The Commission slashed Greek economic growth and primary surplus projections on Tuesday (5 May), forecasting deeper price falls and a higher public debt as a result of uncertainty that has dogged Athens policymaking since late 2014.
Europe’s executive, which finished gathering data for its forecast on 21 April, said it now expected the Greek economy would grow only 0.5% this year, after 0.8% in 2014 and accelerate to 2.9% in 2016, unless policies change.
Three months ago, the Commission forecast Greece would grow 2.5 percent this year, and 3.6% in 2016, after a 1.0% expansion last year.
“The positive momentum, however, has been hurt by uncertainty since the announcement of snap elections in December,” the Commission said in its quarterly economic forecasts of main indicators for all 28 countries of the European Union.
“The current lack of clarity on the policy stance of the government vis-à-vis the country’s policy commitments in the context of the EU/IMF support arrangements worsens uncertainty further,” it said.
Greece is in heated negotiations with its international creditors to secure more loans in exchange for reforms as it quickly runs out of cash and faces the prospect of default.
The country’s primary surplus, the budget balance before debt servicing costs, will be only 2.1% this year, rather than the 4.8% projected only three months ago.
Next year it will be even worse. The surplus will be 1.8% of GDP, rather than the earlier expected 5.2% of GDP unless Athens changes policy.
The budget balance will also be much worse than thought only three months ago. Rather than a surplus of 1.1%, Greece will have a budget deficit of 2.1% this year.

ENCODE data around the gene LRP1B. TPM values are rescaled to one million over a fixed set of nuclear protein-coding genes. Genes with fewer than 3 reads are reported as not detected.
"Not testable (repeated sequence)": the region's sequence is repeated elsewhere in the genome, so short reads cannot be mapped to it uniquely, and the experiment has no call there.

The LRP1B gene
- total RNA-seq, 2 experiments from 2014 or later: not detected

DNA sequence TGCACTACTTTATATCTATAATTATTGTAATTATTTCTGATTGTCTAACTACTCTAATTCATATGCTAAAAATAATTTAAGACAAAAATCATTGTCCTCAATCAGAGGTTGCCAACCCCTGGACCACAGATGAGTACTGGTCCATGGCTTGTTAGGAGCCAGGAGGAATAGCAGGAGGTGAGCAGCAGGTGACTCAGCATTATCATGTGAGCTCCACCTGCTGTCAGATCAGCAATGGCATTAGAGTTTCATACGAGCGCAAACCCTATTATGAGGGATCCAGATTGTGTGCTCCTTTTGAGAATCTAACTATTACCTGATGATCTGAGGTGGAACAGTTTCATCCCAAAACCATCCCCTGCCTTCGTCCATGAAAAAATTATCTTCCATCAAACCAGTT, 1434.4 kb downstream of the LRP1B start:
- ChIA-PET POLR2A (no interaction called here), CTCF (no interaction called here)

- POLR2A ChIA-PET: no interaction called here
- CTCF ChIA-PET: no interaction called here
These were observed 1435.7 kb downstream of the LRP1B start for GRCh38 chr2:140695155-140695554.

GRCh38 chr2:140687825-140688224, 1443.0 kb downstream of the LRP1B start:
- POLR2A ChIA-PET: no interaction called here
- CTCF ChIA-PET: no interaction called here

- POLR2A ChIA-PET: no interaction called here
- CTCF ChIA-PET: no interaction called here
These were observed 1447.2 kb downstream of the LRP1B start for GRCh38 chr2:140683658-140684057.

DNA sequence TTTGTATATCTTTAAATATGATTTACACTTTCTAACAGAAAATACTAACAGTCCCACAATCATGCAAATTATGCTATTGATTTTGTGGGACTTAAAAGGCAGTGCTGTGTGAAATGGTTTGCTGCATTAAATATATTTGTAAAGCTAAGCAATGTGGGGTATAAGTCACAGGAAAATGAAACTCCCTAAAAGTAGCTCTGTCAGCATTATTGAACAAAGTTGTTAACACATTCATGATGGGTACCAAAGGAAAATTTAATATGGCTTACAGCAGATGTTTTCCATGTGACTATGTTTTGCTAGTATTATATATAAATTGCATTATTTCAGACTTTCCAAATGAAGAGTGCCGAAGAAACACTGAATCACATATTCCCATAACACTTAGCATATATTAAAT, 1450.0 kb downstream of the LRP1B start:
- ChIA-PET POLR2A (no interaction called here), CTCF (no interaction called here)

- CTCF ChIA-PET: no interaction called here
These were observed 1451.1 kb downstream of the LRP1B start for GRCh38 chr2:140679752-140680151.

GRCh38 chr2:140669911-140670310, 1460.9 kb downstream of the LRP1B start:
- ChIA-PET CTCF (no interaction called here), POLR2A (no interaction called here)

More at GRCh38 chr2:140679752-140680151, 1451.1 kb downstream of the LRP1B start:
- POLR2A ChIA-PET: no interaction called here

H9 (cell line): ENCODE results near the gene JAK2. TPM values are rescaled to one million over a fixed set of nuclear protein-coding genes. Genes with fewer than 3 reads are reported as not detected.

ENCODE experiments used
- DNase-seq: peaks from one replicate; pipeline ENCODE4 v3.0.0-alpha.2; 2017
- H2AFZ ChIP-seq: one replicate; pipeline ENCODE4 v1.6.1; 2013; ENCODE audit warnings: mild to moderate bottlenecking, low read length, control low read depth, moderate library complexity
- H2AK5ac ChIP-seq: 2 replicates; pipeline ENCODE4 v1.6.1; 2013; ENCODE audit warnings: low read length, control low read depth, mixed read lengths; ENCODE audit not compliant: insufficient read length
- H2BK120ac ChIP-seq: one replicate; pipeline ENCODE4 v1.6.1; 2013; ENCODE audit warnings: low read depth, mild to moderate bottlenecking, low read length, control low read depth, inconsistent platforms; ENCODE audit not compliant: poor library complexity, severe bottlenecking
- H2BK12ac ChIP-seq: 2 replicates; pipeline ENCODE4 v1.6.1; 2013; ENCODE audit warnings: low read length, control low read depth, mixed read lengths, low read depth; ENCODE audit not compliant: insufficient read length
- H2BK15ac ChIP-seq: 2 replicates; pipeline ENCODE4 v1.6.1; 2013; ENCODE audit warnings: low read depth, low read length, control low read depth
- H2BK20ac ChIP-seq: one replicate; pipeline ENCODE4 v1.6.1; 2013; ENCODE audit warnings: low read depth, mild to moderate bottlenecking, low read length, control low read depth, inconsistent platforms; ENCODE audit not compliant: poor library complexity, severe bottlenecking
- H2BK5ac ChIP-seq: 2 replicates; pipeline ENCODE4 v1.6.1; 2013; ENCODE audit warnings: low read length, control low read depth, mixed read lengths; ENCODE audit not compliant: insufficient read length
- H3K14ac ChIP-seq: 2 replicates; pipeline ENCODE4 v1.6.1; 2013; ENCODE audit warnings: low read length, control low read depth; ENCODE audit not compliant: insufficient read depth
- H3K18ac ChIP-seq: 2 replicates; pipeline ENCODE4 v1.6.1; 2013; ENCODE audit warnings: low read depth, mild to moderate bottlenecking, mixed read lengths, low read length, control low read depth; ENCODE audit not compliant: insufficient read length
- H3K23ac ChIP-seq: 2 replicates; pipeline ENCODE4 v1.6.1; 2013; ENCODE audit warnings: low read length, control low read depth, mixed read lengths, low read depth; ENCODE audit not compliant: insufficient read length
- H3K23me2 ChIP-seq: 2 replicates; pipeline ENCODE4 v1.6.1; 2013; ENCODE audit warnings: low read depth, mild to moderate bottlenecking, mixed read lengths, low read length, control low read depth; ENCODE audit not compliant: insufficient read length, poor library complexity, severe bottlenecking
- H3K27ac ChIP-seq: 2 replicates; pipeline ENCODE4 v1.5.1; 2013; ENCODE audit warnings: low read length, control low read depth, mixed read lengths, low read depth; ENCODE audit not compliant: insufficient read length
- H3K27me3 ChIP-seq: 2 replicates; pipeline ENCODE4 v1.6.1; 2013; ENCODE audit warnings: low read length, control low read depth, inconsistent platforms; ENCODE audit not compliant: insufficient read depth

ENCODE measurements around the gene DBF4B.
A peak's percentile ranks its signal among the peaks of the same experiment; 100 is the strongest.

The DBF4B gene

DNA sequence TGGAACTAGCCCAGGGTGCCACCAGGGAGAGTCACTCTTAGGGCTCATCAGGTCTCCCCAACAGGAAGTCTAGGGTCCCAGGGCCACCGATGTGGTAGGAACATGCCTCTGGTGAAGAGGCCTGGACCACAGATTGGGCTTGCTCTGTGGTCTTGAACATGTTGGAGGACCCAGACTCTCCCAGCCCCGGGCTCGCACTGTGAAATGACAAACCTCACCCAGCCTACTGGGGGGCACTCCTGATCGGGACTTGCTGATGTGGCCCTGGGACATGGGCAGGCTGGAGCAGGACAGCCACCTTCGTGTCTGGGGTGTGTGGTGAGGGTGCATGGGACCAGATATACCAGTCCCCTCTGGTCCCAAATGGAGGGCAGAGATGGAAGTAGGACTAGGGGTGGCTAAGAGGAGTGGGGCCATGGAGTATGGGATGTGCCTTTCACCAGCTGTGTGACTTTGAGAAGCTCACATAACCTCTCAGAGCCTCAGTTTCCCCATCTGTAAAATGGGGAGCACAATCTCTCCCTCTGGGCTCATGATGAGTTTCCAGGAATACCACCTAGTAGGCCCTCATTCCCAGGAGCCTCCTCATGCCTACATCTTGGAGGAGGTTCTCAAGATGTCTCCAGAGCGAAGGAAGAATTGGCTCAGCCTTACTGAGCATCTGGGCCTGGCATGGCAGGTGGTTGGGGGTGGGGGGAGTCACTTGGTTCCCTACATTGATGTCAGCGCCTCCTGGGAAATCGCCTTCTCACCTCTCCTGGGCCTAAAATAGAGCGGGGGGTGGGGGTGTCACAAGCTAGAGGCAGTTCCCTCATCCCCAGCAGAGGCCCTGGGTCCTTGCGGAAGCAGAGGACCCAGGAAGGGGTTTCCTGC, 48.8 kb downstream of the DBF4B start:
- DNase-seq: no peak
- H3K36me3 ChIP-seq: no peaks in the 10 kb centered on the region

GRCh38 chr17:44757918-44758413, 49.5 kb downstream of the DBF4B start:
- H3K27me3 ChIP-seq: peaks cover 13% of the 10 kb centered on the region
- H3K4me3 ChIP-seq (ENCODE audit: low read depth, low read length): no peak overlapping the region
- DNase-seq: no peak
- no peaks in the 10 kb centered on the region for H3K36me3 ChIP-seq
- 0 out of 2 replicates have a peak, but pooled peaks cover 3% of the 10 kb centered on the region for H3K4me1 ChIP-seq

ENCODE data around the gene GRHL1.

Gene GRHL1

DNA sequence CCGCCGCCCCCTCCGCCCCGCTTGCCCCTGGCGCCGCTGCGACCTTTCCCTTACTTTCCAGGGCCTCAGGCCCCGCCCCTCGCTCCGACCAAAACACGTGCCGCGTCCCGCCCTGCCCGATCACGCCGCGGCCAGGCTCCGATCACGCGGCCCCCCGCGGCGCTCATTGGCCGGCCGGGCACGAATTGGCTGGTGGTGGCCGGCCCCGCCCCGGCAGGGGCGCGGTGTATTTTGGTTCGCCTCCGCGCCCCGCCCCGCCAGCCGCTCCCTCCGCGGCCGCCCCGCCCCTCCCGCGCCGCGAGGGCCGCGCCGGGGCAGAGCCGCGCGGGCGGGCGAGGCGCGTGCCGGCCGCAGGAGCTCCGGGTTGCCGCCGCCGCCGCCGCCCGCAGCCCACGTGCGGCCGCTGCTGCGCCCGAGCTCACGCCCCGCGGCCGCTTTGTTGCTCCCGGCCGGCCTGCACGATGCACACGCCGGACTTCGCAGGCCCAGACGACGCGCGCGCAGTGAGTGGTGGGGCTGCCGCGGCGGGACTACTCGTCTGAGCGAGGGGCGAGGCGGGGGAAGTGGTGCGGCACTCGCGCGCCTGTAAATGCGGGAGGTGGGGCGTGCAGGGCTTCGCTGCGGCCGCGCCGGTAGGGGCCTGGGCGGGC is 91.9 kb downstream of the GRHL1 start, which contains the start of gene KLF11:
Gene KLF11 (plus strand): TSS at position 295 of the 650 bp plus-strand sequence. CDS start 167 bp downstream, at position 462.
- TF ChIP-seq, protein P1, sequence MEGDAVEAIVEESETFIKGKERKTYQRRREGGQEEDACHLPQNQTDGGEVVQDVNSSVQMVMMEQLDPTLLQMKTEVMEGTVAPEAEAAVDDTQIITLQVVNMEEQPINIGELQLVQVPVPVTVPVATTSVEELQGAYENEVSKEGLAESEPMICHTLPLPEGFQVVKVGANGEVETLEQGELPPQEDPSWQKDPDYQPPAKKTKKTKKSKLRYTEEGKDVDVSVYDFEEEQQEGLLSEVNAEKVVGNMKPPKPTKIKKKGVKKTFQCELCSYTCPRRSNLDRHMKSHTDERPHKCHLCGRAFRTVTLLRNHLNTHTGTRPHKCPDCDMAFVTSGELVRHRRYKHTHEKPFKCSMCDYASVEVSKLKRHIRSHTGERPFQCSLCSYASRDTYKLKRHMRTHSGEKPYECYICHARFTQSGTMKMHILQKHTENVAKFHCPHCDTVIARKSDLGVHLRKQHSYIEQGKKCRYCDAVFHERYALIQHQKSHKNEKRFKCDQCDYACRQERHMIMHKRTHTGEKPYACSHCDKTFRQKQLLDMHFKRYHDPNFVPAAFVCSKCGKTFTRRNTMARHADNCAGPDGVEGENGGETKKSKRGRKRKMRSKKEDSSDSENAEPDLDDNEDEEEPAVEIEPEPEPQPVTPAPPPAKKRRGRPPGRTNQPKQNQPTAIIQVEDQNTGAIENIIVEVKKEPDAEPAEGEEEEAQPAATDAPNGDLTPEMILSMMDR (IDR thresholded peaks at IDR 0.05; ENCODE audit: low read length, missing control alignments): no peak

A surplus of 1.6% forecast for 2016 has now turned into a deficit of 2.2%, unless policies change.
This deficit forecast assumes that Greece will get back almost €2 billion in profits that the European Central Bank made on buying Greek securities at the peak of the sovereign debt crisis.
To get that money, however, Athens will have to reach an agreement with its creditors on reforms — a deal that has eluded negotiators for the last three months.
Because growth will be lower, Greece’s debt-to-GDP ratio will be higher than previously expected. Instead of having peaked last year at 176.3% of GDP, the debt will only have reached its highest point this year at 180.2% of GDP, before declining to 173.5% in 2016.
The European Trade Union Confederation (ETUC) warned policy-makers not to put the recovery at risk by shifting back to the old approach. If the same policies of austerity and wage devaluation are repeated, the same results will follow, and the recovery will falter again, they said.
“Europe needs a sustainable recovery, not just a temporary bounce. Europe still needs a substantial investment plan to transform the recovery into a robust process,” said Bernadette Ségol, ETUC general Secretary.
On 20 March, the European Commission offered Greece funds to deal with what it called a humanitarian crisis, after Prime Minister Alexis Tsipras vowed to clarify bailout reform pledges demanded by creditors.
Following crisis talks between Tsipras and European leaders, EU Commission chief Jean-Claude Juncker said he was making available €2.0 billion in unused EU structural funds to Greece.
Greece secured a four-month extension of its financial rescue on 24 February, when its eurozone partners approved an economic reform plan that backed down on key measures and promised that spending to alleviate social distress would not derail its budget.
Germany's rejection of an initial Greek request for a six-month loan extension forced Athens into a string of politically sensitive concessions, postponing or backing away from campaign promises to reverse austerity, scrap the bailout and end cooperation with the Troika of EU, ECB and IMF inspectors, which are now called "the institutions".
- 11 May: Eurogroup meeting in Brussels.